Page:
The incorporation of native, woody vegetation into New Zealand’s agricultural ecosystems offers a “nature-based solution” approach for mitigating poor environmental outcomes of land use practices, biodiversity loss, and the accelerating effects of climatic change. However, to achieve this at scale requires a systematic framework for scoping, assessing, and targeting native revegetation opportunities in a way that addresses national-scale priorities, supports landscape-scale ecological processes, and recognises that land use decisions are made at farm-scales by landowners.
There should be no need to try to convince anyone of the ugliness and poor planning of our cities. Those with senses and sensibility will be aware of their shortcomings, and disquieted, too; because with all our insight and technical skill we continue to add to their tastelessness and inefficiency through motives that reflect little credit on the developers—public or private.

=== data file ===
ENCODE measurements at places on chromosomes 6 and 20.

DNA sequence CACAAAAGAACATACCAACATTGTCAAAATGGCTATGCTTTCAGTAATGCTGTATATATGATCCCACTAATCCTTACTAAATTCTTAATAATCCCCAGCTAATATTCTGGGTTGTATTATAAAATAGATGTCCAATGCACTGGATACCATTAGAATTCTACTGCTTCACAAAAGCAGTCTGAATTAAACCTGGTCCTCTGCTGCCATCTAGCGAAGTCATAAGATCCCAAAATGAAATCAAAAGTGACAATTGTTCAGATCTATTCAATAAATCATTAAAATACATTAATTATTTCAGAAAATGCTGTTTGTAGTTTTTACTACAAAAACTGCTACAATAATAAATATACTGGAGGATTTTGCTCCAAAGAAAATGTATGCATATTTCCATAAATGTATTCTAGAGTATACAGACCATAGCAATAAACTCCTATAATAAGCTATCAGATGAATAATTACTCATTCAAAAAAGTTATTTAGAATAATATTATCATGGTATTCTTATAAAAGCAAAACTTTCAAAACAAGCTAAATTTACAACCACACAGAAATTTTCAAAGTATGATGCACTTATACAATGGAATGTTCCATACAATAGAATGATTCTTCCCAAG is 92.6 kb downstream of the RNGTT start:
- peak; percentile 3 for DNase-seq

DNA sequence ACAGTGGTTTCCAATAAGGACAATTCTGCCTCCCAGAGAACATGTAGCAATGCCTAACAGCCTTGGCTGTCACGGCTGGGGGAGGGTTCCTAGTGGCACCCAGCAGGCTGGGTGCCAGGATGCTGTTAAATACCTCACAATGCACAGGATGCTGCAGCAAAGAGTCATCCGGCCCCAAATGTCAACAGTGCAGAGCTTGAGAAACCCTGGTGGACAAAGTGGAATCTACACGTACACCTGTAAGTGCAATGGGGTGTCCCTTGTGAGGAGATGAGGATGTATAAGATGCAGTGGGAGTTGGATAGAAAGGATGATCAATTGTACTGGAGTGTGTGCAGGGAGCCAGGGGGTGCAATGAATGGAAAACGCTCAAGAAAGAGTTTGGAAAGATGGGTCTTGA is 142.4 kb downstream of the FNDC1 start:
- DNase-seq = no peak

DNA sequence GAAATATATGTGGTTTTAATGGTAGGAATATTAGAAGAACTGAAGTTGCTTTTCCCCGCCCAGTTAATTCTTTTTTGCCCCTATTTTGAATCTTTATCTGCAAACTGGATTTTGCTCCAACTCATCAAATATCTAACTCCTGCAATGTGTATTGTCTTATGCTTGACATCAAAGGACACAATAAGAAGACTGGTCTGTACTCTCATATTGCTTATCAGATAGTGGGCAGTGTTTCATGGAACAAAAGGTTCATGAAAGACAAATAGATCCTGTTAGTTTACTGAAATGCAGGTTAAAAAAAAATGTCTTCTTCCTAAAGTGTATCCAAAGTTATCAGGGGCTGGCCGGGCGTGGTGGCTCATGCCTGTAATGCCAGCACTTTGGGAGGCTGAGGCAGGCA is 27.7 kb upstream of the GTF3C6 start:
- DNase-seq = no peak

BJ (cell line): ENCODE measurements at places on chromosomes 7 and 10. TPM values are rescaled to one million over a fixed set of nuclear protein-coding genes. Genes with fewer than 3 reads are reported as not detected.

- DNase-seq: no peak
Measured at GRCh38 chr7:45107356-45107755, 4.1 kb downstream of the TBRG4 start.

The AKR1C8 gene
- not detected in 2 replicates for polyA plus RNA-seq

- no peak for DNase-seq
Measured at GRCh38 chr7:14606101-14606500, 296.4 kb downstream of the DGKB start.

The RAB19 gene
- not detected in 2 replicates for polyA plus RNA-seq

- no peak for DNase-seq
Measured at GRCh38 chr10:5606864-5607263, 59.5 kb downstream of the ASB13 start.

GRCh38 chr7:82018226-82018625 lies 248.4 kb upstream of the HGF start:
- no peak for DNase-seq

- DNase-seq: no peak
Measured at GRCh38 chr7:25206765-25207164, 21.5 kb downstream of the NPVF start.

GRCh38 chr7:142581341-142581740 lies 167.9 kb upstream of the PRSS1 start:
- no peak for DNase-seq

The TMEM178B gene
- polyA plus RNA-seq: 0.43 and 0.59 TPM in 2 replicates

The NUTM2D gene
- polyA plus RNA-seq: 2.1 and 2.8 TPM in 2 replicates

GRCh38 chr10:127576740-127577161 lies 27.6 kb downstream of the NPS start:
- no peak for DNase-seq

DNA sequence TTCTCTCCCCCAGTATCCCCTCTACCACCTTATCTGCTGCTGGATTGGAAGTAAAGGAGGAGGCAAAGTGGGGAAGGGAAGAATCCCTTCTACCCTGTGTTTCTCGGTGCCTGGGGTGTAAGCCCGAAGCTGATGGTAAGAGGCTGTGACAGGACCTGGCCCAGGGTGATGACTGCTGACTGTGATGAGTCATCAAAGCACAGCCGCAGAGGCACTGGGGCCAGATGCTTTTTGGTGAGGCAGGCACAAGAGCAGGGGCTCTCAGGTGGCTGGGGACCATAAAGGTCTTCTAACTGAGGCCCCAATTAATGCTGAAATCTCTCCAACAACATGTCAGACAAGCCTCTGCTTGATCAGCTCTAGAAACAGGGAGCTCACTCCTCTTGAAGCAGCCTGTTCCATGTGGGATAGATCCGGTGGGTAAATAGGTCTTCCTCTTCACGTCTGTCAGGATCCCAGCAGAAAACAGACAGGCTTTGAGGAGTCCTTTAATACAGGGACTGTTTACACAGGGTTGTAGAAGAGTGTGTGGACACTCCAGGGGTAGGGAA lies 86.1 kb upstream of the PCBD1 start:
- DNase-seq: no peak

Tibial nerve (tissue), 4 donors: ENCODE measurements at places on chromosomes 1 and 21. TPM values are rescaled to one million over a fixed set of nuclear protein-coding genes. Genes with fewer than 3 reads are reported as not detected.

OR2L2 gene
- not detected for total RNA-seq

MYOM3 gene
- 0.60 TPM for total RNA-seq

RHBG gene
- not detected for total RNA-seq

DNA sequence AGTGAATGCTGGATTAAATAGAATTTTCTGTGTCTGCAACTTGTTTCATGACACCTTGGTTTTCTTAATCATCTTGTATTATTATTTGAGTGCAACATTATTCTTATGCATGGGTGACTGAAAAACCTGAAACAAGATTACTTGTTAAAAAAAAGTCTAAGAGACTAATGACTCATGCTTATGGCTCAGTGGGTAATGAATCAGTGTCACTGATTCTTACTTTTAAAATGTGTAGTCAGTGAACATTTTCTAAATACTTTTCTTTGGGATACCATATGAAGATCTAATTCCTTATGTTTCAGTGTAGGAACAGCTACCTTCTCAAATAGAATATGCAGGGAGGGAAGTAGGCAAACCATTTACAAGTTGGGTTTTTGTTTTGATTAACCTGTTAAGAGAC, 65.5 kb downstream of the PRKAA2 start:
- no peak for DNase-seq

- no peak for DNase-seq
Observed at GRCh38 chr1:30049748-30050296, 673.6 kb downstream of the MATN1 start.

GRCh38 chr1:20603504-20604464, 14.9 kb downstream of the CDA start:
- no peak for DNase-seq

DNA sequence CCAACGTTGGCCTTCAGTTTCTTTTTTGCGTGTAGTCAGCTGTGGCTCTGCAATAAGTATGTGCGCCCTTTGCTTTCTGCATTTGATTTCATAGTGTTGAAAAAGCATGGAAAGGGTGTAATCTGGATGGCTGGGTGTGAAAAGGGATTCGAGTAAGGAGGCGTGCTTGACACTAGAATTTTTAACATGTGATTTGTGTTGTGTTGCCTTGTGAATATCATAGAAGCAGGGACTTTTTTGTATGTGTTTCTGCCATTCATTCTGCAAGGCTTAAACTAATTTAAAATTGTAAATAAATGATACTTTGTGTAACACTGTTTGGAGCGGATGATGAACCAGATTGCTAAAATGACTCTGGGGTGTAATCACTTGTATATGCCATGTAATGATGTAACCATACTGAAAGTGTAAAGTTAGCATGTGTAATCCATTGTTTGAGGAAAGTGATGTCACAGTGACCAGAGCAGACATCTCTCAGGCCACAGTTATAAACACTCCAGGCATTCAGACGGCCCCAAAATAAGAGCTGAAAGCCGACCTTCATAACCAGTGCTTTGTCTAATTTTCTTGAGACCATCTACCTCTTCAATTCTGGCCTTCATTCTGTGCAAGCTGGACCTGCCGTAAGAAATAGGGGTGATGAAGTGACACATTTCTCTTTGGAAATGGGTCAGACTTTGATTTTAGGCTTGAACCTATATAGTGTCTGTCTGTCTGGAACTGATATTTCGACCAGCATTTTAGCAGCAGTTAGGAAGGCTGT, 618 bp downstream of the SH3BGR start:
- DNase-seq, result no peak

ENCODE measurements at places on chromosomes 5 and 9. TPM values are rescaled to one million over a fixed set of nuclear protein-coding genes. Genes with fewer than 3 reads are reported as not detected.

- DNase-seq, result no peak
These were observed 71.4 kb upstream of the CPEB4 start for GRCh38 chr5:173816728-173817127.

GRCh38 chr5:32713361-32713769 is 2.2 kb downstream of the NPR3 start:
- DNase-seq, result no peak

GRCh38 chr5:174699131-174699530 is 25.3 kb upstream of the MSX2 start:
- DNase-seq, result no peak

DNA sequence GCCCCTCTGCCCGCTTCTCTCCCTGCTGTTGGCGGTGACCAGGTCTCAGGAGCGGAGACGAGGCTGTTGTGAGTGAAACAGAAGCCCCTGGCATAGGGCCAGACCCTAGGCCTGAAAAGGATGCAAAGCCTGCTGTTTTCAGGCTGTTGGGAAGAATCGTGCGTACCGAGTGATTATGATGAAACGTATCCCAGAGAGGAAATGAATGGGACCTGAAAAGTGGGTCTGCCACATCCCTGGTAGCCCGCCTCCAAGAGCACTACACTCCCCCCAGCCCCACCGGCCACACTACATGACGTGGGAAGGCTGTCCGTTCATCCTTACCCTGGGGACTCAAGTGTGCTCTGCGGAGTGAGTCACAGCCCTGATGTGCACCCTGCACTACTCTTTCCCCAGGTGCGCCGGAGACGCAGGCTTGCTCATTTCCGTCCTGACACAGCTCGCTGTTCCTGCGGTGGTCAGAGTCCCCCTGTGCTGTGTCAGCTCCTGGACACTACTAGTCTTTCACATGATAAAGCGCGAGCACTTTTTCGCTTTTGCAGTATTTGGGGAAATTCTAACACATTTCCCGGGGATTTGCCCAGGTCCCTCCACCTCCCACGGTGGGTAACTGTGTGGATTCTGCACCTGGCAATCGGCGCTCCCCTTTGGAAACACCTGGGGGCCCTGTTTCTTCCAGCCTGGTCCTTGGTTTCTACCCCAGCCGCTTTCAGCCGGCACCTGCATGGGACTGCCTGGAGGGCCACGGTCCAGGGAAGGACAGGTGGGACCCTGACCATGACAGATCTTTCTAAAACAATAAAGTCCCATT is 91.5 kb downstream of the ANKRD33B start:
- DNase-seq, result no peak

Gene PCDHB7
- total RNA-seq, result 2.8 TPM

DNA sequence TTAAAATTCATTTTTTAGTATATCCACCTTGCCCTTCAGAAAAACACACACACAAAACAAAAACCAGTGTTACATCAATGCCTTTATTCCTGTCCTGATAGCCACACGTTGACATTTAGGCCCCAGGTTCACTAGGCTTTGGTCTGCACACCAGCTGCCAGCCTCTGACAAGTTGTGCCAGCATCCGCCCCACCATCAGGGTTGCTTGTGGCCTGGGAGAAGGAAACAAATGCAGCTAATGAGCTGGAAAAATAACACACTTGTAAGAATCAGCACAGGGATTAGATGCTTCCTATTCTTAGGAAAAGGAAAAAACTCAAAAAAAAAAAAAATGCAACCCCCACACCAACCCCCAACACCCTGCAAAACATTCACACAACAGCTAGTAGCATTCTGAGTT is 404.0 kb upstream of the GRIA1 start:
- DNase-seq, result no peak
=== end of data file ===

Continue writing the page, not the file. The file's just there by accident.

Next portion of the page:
Most non-native weeds and other naturalised plants are in the early stages of invasion into New Zealand landscapes. For this invasion to be controlled, even partially, it is important to understand the dominant routes, mechanisms, and rates of weed spread across landscapes. With their linear corridors of disturbed habitats, roadsides are thought to play a large role in the spread of some weeds.